“Our recommendation is that exclusions are required for the entities: Chronic fatigue syndrome; Benign myalgic encephalomyeltis; and Postviral fatigue syndrome under Bodily distress disorder in ICD-11 to mitigate the risk of confusion and conflation with Bodily distress syndrome, a diagnostic construct intended to subsume these ICD entities.”

  2. Am I missing something? Every time I hear of the WHO Classification of M.E. possibly being re-classified I wonder how on earth that can happen. When M.E. was placed under the neurological heading of diseases in 1969 there was less proof of the physicality of the illness than there is today. Worldwide research has demonstrated the organic nature of the illness, all the bodily systems involved – immune, neurological, cardiac, muscle, endocrine – that are implicated in the disease process and a reason for the symptoms being experienced. Just because there is no universal diagnostic test, no acceptable treatment and thus no cure doesn’t mean that the illness can or should be swept aside. If that is to be the case, then diseases such as MS, Lupus and various other illnesses should also be put in a dustbin of ‘medically unexplained symptoms’ for they are difficult to diagnose, difficult to treat and with no cure. M.E. is only ‘medically unexplained’ because science and research has not caught up yet but that is a poor reason to just cast aside the many findings in research that go some way to explaining this dreadful illness.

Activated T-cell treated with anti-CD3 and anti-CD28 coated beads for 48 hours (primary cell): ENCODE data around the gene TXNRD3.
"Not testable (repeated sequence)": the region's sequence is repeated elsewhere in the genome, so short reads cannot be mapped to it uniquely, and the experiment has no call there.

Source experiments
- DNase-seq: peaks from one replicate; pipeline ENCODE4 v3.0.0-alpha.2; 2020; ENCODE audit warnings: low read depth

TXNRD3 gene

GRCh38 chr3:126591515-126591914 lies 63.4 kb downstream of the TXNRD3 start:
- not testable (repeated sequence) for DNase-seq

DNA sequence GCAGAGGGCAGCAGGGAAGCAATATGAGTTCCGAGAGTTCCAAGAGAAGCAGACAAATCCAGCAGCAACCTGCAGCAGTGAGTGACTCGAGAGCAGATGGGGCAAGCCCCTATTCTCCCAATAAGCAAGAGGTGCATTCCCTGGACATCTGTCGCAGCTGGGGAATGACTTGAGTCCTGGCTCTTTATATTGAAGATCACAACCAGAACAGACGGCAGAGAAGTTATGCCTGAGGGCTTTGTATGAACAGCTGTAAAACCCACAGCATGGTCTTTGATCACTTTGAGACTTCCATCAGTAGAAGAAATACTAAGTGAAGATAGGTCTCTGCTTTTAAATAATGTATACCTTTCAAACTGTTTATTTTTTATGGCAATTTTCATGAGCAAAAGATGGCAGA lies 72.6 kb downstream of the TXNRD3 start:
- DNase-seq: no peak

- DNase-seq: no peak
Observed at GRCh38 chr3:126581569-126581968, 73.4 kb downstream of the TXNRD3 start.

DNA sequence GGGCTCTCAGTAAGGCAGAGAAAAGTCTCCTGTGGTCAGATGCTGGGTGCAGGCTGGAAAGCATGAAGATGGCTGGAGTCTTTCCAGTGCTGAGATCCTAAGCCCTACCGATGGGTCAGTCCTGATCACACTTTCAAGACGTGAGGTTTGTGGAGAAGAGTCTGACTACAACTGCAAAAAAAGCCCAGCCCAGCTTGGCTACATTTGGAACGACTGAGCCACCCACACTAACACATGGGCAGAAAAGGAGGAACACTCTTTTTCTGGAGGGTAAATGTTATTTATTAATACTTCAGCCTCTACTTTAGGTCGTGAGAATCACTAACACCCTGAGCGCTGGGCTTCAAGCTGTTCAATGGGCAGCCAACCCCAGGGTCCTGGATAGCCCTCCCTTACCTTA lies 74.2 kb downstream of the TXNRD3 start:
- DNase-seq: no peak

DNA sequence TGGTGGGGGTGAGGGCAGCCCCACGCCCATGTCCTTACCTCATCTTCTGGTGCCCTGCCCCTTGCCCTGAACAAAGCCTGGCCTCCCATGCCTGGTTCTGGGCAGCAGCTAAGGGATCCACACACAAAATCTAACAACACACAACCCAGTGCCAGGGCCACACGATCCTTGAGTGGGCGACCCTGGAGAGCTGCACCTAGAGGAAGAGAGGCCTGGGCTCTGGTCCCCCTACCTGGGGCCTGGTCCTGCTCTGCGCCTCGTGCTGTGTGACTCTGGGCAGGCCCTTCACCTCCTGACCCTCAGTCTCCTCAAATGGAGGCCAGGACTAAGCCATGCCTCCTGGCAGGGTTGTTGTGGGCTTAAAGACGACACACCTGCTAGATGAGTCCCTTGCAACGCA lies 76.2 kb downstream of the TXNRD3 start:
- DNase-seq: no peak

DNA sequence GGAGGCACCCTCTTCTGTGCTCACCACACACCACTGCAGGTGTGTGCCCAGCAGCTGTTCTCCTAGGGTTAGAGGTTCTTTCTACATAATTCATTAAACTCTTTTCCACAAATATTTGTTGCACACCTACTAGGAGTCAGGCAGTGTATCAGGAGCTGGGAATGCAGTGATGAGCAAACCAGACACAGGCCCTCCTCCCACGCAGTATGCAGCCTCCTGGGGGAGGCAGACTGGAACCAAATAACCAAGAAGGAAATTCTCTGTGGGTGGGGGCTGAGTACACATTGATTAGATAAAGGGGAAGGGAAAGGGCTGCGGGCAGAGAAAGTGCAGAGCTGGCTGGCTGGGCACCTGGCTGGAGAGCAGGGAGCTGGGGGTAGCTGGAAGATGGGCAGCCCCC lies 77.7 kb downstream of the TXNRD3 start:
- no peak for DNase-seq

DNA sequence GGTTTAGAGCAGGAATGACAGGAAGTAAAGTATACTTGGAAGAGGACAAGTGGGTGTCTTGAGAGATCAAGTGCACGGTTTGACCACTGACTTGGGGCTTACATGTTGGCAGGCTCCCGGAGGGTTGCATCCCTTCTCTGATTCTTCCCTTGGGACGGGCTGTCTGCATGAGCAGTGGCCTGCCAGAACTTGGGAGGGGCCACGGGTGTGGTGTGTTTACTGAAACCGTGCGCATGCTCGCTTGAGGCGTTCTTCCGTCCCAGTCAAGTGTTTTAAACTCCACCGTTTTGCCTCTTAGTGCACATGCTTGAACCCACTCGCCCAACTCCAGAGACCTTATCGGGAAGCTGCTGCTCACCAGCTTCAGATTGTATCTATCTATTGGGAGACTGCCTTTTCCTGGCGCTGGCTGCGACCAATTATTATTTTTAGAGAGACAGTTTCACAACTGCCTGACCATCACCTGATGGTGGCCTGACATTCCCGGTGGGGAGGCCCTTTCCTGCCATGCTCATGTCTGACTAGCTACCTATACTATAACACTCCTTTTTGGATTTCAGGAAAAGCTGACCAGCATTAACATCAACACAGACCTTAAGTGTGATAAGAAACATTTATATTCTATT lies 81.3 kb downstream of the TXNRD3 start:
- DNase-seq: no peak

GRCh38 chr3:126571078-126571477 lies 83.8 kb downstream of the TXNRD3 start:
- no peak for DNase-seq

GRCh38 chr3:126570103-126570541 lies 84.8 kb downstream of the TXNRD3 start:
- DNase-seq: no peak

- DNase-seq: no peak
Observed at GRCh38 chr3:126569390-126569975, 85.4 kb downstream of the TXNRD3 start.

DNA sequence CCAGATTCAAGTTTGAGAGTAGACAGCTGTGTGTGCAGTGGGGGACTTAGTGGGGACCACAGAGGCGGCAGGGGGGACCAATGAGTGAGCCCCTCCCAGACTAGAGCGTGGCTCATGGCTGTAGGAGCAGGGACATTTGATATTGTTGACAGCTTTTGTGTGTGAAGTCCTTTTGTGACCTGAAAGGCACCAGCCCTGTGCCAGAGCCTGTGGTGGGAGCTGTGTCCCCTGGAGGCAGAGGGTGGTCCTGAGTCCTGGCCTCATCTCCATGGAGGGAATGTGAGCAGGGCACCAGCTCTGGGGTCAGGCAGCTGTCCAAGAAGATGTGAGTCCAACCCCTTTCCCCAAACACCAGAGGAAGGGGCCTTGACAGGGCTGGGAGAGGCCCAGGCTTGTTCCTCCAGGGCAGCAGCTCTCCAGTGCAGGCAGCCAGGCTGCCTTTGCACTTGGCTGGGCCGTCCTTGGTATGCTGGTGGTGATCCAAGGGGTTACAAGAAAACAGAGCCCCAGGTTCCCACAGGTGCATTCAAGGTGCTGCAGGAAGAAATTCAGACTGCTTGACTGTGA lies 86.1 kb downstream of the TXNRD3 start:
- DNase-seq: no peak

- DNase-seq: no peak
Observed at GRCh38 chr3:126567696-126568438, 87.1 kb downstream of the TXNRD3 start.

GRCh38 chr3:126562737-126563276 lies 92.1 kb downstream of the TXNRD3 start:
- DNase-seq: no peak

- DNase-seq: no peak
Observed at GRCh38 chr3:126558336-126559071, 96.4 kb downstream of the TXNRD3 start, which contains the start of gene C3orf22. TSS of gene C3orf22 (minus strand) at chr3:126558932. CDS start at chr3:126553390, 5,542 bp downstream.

3. Dx Revision Watch

    The MEA’s summary report of the Forward-ME meeting of 28 March contains the following links:

    1 Two links to the Dr O’Leary “briefing document” entitled ““BODILY STRESS SYNDROME” INFO SHEET” (Document #1).

    2 A link for a response by the Countess of Mar, dated 9 April.

    An additional revised document was published several days ago on the website of ME Research UK entitled “*IMMEDIATE ACTION NEEDED*” (Document #2).